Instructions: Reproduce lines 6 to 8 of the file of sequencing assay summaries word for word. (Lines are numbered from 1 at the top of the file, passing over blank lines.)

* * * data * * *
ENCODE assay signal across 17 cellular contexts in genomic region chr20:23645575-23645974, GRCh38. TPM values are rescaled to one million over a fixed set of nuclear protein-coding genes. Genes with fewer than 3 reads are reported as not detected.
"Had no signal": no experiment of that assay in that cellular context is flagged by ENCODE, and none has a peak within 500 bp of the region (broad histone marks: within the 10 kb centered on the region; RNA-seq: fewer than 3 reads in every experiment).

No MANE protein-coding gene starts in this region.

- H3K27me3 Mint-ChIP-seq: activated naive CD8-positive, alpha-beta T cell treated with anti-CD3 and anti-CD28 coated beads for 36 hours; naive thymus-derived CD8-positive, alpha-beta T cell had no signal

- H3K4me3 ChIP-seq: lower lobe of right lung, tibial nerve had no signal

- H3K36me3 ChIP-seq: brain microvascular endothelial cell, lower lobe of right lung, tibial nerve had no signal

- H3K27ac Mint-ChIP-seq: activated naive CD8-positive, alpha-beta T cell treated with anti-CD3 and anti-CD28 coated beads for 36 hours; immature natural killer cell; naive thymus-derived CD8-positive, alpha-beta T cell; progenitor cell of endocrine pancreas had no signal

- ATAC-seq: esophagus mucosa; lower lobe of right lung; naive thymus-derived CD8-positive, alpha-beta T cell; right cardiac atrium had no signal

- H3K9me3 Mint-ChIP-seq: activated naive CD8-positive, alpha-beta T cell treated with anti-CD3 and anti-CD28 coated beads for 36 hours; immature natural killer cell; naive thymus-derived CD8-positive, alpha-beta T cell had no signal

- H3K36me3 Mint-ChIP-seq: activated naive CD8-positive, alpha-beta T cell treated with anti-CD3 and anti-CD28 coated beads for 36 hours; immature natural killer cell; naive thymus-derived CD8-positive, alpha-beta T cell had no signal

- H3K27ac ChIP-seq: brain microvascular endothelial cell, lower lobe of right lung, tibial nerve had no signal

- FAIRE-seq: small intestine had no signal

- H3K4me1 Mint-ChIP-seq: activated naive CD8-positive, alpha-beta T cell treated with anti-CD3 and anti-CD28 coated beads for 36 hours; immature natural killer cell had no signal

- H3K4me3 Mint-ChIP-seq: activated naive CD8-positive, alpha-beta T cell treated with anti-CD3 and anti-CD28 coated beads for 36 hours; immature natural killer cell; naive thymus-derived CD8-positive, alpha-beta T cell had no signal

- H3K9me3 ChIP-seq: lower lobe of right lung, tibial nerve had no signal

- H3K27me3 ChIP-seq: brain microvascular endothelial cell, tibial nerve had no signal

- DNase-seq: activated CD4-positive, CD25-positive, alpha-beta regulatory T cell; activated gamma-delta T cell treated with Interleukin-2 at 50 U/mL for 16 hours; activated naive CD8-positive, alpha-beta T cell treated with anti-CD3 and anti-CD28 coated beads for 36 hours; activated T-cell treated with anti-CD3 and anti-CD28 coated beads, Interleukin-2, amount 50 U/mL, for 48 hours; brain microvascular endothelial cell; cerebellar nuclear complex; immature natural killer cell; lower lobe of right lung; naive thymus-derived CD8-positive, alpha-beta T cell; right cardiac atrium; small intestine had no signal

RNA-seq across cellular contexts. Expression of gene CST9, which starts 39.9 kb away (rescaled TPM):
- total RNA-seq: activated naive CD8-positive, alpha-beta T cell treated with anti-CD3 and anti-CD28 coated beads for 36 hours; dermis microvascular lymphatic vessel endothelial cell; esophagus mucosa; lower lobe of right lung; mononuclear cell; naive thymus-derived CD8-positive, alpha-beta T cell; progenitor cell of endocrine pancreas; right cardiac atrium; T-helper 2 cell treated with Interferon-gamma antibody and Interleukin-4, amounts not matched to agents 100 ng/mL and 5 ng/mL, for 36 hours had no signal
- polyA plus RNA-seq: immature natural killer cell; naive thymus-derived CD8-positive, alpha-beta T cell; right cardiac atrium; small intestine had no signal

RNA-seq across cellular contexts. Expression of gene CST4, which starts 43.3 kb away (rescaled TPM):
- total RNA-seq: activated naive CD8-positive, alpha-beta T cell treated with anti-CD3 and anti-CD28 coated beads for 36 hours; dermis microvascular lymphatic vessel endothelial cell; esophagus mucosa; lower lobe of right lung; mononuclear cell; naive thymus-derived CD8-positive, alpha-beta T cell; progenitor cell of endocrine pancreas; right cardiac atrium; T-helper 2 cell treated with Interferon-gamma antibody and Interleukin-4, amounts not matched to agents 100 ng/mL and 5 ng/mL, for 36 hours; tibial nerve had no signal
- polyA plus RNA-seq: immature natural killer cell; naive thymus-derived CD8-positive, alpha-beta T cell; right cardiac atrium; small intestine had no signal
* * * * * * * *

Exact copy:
- H3K36me3 ChIP-seq: brain microvascular endothelial cell, lower lobe of right lung, tibial nerve had no signal

- H3K27ac Mint-ChIP-seq: activated naive CD8-positive, alpha-beta T cell treated with anti-CD3 and anti-CD28 coated beads for 36 hours; immature natural killer cell; naive thymus-derived CD8-positive, alpha-beta T cell; progenitor cell of endocrine pancreas had no signal

- ATAC-seq: esophagus mucosa; lower lobe of right lung; naive thymus-derived CD8-positive, alpha-beta T cell; right cardiac atrium had no signal